Often times with the hustle and bustle of everyday life it is easy to overlook the little things. However, sometimes those little things turn out to be really big things. All too often brokers and real estate agents forget to sign the broker agreements they have with their clients. The common misconception is that so long as the clients sign the agreement, it is enforceable. However, the Arizona Court of Appeals recently made clear that if the broker and/or agent do not sign the broker agreement, it becomes entirely unenforceable. Young v. Rose, 230 Ariz. 433, 286 P.3d 519 (2012).
In Young, a real estate agent (“Young”) sued her clients (“Roses”) for the payment of a commission. There, Young prepared the broker agreement, emailed it to her clients and they promptly signed and emailed the agreement back to her. While Young emailed the Roses to thank them and acknowledge that she had received the agreement, she never actually signed the document. Shortly thereafter, the Roses purchased a multi-million dollar home through the use of another agent. Young sued the Roses seeking the agreed upon commission.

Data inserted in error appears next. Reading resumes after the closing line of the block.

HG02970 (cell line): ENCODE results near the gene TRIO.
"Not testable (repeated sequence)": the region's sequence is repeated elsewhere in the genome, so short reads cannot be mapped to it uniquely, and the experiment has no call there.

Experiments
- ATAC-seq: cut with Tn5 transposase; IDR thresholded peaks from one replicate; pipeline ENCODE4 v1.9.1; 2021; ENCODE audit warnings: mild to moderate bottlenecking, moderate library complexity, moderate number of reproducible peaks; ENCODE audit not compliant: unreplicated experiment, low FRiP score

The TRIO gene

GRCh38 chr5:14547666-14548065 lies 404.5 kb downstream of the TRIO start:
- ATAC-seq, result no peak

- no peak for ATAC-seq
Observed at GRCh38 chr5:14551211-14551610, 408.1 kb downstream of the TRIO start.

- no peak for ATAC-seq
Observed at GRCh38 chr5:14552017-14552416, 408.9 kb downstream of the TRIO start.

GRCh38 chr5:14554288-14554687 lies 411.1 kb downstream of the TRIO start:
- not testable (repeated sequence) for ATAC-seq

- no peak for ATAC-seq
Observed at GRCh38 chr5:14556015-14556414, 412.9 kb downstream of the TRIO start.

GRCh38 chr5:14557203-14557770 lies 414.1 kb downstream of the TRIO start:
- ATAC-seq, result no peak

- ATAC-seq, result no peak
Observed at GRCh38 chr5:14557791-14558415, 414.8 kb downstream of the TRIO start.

The Superior Court dismissed Young’s claim relying on A.R.S. § 32-2151.02(A) which reads:
All real estate employment agreements shall:
The Court of Appeals upheld the dismissal even though the agreement otherwise compiled with the Statute of Frauds.
Nevertheless, Young contended that she electronically signed the broker agreement when she emailed the Roses to acknowledge her receipt of the signed document. The Appellate Court acknowledged that A.R.S. § 44-7007(D) does provide that an electronic signature “satisfies any law that requires a signature.” However, Young must establish that the parties agreed to conduct the transaction by electronic means pursuant to A.R.S. § 44-7008.
The Appellate Court did not address the issue of whether or not the parties’ use of email to convey the agreement back and forth constituted an agreement to conduct the transaction by electronic means. Nor did the Appellate Court address whether or not Young’s acknowledgment that she had received the signed agreement constituted her acceptance by “electronic signature.” The Appellate Court remanded the case back down to the Superior Court for further determination on these issues. As of this date, the matter is still pending.
The lesson to be learned is that brokers and agents alike should make sure they are physically signing their broker agreements so as to avoid any issues later on down the road.